A Plan for Foreclosures. The Power of Goals. Restructure Toxic Loans.Put a Plan in Place
This letter is to share with you my thoughts on ways to help solve some of the foreclosure problems. How about this: the lender allows the owner to pay on current value amount at say, a 5%, 30-year amortized loan (giving some cash flow to the lender). The owner signs a modified deed of trust, giving the lender control over when and if the home will be sold (say, a five-year minimum) and when the home is sold, the lender will benefit from any increase in value over the reduced loan payment basis. This would give the lender the opportunity to regain losses it is taking now without any ability to regain anything. The homeowner would be able to stay in their home and could benefit in any equity earned under the reduction amount. I know there are more details needed, but let’s start the ball moving forward with some common sense before it gets much worse!
Boulder City, Nevada
“Is Goal Setting Holding You Back?”
November 25, 2008
The Ultimate Motivator
Well written, wonderful piece. As a habitual goal setter in pretty much all that I do, I find that it is almost a must for me to know the “why” of it. Shocking to see that the percentage of those who stick to their goals is only 30%. Nonetheless, setting goals not only drives me, but I am always so passionate about my “why” that I feel like a steamroller forging forward continually to cross the finish line and when I do, the next goal is already in motion. Driven, passionate, challenging and already having the second goal in place is the incentive for me-I usually cannot wait until one is completed, just so I can go onto the next. Goals are motivators, especially in real estate.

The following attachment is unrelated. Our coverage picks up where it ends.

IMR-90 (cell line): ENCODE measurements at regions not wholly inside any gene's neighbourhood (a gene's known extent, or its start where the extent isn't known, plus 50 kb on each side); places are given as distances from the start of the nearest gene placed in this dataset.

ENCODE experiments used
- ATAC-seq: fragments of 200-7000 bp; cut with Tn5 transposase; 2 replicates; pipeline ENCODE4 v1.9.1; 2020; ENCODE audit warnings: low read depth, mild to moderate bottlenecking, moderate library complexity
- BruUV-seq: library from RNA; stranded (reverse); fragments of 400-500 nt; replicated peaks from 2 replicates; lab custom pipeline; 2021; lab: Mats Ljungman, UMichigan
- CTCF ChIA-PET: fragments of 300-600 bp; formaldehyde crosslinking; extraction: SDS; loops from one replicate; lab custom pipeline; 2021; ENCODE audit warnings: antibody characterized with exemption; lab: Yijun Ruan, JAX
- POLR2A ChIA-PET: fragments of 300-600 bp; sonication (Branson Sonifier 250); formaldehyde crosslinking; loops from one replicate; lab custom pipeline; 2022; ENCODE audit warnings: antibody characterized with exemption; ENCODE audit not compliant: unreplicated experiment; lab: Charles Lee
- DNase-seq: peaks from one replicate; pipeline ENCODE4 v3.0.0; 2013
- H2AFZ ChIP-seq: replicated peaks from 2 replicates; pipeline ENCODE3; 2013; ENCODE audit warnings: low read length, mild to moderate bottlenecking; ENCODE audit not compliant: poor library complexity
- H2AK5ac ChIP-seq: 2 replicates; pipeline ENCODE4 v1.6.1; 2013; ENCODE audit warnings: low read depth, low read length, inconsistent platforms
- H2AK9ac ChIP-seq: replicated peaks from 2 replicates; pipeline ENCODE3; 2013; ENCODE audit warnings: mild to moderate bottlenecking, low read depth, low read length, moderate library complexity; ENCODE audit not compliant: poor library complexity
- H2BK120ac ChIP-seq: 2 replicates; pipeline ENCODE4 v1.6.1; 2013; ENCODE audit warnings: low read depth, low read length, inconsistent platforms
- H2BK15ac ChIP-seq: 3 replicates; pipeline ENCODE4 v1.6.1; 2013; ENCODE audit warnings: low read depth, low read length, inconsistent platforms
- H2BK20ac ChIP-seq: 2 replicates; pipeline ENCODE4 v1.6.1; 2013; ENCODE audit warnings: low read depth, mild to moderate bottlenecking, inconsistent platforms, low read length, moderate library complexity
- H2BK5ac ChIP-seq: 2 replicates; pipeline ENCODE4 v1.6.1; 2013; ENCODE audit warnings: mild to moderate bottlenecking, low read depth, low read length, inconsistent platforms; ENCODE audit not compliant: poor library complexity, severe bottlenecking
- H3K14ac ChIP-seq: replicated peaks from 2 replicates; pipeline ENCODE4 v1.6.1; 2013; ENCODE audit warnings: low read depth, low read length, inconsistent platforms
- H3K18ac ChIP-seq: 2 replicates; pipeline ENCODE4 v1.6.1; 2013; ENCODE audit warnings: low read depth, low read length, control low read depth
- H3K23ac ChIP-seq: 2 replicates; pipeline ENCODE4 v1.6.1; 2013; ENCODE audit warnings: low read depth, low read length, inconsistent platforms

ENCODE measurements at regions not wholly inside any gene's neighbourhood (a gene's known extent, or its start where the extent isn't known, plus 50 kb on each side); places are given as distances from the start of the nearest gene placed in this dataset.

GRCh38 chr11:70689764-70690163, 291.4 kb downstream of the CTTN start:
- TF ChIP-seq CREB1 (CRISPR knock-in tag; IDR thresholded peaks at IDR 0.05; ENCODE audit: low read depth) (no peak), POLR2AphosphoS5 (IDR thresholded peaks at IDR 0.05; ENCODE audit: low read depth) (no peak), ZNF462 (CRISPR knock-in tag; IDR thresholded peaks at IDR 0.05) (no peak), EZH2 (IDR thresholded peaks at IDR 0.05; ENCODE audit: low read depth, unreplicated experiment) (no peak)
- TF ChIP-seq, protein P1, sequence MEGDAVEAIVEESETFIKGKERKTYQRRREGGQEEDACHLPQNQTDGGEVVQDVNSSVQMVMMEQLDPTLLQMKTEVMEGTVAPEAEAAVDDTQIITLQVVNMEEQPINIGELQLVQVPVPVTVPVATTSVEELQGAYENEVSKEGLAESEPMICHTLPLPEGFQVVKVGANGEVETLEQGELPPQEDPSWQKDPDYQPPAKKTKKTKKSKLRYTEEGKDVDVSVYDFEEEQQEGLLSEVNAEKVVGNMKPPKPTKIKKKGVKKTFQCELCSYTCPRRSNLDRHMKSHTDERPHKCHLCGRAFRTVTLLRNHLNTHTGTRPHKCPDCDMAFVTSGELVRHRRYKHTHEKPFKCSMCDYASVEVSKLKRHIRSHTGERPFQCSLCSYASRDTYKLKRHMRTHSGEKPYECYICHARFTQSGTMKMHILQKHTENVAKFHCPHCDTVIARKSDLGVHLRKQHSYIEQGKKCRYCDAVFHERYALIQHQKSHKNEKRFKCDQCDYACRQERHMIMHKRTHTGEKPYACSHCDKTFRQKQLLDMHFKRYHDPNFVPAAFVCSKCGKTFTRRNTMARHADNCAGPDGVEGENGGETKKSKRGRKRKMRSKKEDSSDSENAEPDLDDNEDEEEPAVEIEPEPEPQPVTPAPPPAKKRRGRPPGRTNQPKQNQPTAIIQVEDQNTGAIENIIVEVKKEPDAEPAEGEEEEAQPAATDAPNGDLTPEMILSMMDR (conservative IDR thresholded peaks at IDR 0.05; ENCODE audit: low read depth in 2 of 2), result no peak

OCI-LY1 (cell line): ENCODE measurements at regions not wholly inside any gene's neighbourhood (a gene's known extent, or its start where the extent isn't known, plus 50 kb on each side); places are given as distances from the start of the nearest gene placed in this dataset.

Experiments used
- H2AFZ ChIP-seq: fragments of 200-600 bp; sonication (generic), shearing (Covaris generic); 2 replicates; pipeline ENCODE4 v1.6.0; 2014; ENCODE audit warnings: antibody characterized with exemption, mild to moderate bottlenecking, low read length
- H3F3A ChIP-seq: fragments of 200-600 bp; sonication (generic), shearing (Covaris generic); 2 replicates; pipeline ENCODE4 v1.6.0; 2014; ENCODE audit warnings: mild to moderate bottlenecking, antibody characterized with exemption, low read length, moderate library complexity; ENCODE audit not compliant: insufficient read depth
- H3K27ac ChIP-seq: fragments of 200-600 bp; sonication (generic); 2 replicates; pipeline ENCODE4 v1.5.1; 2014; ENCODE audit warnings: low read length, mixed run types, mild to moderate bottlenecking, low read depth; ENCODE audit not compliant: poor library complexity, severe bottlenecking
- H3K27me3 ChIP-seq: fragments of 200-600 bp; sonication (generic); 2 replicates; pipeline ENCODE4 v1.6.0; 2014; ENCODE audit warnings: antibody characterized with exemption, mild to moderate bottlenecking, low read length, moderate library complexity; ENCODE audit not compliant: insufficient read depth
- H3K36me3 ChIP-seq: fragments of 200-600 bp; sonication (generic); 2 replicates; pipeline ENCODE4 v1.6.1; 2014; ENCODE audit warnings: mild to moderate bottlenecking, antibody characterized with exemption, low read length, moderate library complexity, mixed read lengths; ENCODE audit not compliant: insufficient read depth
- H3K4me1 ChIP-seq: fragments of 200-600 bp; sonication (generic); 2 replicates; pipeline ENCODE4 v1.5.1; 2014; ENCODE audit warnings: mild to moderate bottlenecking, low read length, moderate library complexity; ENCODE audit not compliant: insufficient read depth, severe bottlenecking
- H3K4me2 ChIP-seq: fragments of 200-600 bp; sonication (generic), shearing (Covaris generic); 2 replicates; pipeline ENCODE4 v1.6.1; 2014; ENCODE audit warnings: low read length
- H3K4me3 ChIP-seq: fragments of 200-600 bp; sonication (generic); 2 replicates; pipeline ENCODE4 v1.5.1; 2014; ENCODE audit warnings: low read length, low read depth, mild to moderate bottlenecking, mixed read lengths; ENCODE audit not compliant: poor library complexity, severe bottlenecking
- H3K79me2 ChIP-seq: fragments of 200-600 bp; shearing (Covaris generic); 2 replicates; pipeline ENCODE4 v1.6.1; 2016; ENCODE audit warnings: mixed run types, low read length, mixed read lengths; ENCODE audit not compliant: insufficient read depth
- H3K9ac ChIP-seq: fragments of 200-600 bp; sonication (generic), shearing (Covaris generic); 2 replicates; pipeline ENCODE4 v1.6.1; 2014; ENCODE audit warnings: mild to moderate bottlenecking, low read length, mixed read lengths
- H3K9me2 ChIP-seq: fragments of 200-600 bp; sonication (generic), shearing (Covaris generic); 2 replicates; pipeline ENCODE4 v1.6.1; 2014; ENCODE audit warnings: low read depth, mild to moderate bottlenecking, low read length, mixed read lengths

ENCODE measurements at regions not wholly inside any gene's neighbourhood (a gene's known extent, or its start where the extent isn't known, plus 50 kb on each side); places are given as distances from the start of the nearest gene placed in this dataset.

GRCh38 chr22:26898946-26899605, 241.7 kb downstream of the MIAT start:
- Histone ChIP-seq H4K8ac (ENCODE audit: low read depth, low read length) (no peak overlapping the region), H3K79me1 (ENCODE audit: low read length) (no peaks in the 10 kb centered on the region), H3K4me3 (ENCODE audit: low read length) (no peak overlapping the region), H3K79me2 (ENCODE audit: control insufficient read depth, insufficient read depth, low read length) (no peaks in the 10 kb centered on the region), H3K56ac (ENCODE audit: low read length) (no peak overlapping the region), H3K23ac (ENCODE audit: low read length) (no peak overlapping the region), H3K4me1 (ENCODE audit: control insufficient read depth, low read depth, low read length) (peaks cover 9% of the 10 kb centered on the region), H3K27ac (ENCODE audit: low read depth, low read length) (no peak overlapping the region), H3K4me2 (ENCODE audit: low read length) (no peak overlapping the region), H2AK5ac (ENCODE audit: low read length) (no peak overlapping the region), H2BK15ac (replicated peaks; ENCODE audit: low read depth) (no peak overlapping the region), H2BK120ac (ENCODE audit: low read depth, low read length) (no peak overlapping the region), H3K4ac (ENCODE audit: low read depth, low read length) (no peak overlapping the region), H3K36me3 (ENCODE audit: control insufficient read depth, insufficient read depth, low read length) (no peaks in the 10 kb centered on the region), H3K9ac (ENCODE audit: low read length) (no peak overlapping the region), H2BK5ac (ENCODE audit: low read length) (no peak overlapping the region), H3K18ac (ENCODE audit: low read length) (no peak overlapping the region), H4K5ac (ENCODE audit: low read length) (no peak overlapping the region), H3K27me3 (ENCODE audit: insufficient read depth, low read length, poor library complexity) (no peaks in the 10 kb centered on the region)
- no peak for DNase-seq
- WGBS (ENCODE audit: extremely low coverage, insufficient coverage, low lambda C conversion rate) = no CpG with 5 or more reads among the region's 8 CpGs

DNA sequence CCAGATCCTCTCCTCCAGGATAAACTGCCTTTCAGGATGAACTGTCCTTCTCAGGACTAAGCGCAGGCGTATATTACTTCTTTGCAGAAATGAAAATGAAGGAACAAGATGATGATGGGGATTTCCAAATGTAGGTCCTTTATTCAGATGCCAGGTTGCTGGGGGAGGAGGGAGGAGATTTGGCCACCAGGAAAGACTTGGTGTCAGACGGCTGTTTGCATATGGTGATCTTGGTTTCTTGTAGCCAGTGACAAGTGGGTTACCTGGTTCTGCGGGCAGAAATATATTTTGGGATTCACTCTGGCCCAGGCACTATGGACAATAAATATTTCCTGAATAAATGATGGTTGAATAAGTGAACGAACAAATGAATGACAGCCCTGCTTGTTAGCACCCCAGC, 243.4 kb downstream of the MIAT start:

Clarks Summit, Pennsylvania
“House Prices Must Return to Trend Levels to Stabilize Market”
December 4, 2008
This article accurately sums up what needs to be done to correct the over-exuberance that was displayed in the housing market. The only thing I disagree with is the structuring of the loans of those homeowners whose homes would be affected by this plan and would probably end up in foreclosure. I believe the lenders or holders of the paper on these loans should take the hit before the homeowners. Most homeowners relied on their respective real estate professionals to guide them through the process. If the real estate professional did not do their due diligence or make an effort to ensure that the client wasn’t over-paying for the property, who should ultimately be held responsible?
I personally saw too many people enter into the real estate profession during the housing boom that had only one goal in mind…make as much money as fast as possible without regard for the consumer.
I have two suggestions: first, require that “toxic” loans be restructured so that the homeowner has a chance to make payments, even if the terms are longer; second, increase the requirements to hold a real estate license and appraiser’s license. In addition, mandate that those in the title/closing business and loan originators be licensed as well.
Real Estate Agent/Manager